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  1. #11
    Senior Member
    Join Date
    Apr 2002
    My advance so far: I have used read() to read from a file in a given block size and put that data in a struct. What happens if my block size is bigger that the whole file I am reading from?
    Will my struct be filled with the actual contents of the file and then random data will be added. or zeroes added?
    The protocol I'm implementing splits a file in 60k blocks, and it identifies the last packet as one with less than 60k of data.


  2. #12
    Senior Member
    Join Date
    Sep 2001
    Well, it depends how exactly your "putting your data in a struct" but you probably will have random data (perhaps 0s, depending on the OS and/or malloc, and previous allocations...).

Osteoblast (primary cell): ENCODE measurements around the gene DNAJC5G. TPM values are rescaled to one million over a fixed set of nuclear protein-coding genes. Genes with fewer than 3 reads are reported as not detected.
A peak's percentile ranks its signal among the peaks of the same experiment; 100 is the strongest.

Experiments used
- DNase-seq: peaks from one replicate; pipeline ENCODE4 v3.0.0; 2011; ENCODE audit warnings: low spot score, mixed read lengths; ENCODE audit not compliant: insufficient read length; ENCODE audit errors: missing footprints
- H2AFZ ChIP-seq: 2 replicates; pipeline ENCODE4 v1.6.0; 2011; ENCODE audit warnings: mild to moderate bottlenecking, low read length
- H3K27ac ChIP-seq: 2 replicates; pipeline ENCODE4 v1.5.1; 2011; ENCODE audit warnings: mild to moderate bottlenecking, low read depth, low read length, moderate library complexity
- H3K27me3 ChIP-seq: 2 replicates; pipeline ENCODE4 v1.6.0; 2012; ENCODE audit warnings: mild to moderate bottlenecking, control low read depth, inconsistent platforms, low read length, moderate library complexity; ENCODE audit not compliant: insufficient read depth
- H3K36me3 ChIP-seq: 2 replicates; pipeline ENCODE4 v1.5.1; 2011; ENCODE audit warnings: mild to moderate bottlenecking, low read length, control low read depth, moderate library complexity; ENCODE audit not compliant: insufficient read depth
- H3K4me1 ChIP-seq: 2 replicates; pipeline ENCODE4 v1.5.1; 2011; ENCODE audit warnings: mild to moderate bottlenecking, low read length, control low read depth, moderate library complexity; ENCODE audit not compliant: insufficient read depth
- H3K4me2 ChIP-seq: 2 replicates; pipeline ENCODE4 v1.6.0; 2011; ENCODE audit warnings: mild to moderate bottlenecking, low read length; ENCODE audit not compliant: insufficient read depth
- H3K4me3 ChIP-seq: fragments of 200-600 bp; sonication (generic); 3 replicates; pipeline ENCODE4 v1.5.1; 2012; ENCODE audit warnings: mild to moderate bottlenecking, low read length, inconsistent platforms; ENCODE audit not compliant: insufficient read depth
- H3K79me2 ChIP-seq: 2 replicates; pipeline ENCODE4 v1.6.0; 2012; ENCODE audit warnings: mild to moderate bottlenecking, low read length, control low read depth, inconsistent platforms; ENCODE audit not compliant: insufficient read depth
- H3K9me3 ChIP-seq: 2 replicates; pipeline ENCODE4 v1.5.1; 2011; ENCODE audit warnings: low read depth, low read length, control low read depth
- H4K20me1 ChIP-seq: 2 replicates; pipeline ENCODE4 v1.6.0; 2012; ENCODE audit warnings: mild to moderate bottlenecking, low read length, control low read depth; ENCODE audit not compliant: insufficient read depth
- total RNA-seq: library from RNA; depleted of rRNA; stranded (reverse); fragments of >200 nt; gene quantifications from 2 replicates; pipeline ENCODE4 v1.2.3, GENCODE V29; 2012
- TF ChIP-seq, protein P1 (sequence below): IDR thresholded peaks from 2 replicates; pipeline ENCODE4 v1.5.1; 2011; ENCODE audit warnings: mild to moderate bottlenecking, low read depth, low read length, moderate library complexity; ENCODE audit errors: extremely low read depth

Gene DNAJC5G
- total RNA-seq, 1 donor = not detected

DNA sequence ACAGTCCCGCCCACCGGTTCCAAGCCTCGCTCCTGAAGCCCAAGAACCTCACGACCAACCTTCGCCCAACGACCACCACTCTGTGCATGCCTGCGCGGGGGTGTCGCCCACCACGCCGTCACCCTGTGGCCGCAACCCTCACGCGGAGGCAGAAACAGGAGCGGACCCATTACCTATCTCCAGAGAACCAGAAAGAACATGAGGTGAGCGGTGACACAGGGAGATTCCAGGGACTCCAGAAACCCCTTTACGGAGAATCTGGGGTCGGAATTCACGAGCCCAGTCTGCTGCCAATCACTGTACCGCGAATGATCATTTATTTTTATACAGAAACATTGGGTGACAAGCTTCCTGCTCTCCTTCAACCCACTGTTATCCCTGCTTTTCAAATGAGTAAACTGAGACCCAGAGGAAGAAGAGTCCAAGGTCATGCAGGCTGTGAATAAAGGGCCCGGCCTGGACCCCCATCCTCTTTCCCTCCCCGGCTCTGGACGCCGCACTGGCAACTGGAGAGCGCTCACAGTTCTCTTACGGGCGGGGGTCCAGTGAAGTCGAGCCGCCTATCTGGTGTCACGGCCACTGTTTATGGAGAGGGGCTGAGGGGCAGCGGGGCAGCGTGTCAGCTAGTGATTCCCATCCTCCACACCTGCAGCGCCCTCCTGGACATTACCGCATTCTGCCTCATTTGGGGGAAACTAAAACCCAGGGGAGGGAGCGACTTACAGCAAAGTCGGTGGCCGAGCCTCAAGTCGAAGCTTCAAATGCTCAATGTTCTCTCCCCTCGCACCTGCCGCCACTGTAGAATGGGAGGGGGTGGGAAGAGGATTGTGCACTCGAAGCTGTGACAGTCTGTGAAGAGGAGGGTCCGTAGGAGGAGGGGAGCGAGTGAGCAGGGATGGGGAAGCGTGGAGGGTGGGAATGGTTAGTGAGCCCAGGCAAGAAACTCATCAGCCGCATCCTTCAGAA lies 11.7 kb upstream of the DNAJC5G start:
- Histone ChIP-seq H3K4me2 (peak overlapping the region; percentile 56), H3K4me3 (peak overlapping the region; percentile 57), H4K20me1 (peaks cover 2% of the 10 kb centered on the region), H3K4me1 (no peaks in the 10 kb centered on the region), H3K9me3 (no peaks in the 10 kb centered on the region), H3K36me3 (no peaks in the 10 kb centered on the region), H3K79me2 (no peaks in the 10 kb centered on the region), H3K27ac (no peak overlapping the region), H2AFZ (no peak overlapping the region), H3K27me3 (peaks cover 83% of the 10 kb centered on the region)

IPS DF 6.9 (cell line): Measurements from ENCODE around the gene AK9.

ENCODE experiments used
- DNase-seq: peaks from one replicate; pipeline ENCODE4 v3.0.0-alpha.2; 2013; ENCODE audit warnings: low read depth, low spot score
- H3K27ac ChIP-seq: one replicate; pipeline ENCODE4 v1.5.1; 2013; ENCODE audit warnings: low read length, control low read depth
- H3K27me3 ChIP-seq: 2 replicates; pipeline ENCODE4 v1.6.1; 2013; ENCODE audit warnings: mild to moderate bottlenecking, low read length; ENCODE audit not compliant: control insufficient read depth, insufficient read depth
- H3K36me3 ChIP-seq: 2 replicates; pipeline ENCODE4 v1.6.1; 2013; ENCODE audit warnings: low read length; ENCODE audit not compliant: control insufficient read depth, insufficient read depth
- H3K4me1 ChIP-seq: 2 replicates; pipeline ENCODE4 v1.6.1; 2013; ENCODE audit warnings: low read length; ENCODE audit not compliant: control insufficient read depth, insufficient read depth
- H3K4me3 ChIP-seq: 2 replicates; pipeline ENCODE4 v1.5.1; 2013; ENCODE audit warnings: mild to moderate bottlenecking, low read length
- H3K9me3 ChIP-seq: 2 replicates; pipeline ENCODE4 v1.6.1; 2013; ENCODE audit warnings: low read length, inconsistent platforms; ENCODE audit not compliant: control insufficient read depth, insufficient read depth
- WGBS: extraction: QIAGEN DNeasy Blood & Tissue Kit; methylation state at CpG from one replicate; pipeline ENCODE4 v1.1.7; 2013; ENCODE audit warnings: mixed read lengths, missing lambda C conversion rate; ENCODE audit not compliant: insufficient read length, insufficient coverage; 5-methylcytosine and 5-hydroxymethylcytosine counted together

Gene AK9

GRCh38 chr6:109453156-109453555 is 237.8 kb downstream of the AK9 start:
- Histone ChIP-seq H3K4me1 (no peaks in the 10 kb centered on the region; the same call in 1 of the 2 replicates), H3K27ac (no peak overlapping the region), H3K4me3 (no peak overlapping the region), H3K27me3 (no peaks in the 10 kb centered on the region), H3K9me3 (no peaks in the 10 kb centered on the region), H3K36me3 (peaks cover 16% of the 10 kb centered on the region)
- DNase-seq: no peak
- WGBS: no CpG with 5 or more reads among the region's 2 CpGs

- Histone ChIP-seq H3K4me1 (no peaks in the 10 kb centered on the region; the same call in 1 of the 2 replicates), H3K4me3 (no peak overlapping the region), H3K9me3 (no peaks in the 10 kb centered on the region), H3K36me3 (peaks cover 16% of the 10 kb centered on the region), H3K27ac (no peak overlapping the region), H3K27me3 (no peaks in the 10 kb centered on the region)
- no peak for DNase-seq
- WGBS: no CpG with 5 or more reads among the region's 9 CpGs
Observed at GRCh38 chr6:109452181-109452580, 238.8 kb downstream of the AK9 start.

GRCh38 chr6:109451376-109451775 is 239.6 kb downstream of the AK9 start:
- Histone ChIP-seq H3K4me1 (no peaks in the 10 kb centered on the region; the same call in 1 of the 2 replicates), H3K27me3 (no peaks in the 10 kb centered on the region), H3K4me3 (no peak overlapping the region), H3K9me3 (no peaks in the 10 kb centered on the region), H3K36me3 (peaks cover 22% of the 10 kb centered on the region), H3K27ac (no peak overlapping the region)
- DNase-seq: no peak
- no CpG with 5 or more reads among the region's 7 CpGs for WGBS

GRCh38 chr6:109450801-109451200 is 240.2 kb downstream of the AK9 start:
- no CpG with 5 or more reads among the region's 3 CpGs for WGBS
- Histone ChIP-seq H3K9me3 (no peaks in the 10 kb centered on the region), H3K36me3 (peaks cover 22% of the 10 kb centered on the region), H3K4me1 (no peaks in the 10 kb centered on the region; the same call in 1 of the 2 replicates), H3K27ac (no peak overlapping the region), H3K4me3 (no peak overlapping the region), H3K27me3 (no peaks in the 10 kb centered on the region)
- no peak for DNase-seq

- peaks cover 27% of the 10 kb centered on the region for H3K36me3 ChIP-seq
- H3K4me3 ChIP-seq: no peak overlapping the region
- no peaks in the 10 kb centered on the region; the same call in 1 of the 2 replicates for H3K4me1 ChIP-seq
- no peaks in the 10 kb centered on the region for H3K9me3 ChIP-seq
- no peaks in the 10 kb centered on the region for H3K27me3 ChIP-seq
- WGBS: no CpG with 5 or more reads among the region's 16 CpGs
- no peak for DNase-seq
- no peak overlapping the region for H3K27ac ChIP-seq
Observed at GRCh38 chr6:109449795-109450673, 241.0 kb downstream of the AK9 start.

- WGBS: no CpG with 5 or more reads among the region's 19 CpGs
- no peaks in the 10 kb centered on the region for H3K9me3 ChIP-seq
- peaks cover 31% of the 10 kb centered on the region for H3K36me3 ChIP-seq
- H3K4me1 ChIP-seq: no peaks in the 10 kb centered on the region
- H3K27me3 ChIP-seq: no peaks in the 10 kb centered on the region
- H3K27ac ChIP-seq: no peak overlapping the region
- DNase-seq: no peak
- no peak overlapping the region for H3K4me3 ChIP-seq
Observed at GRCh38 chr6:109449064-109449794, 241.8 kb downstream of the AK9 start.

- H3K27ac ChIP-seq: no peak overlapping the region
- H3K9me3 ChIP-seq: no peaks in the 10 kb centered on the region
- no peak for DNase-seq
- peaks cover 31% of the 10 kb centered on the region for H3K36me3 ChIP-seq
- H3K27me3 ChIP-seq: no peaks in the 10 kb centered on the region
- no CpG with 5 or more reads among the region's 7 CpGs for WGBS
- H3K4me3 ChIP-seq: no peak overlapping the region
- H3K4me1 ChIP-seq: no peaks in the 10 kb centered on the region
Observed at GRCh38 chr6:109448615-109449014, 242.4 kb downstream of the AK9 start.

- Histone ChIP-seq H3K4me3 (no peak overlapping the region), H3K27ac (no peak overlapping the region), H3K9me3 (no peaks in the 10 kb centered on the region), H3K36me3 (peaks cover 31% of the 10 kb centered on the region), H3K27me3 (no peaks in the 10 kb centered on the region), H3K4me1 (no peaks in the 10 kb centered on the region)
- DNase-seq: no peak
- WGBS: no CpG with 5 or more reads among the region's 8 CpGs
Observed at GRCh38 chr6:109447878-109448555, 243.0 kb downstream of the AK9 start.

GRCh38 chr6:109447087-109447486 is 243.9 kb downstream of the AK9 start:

Generally you'll want to have a header for each packet (datagram) with the packet id and data length, and optionally but preferably a checksum to make sure your file is intact when all is said and done...

    While it's true that the max for a datagram is technically 64K, that does imply fragmentation (at best) or the datagram being dropped (if the router doesn't want to frag...) or more chances of loosing a packet fragment in route...

    You might want to check the code of a TFTP implementation to see all everything's done (and perhaps copy your whole implementation from a BSD licensed source if you feel like it!)

    Credit travels up, blame travels down -- The Boss

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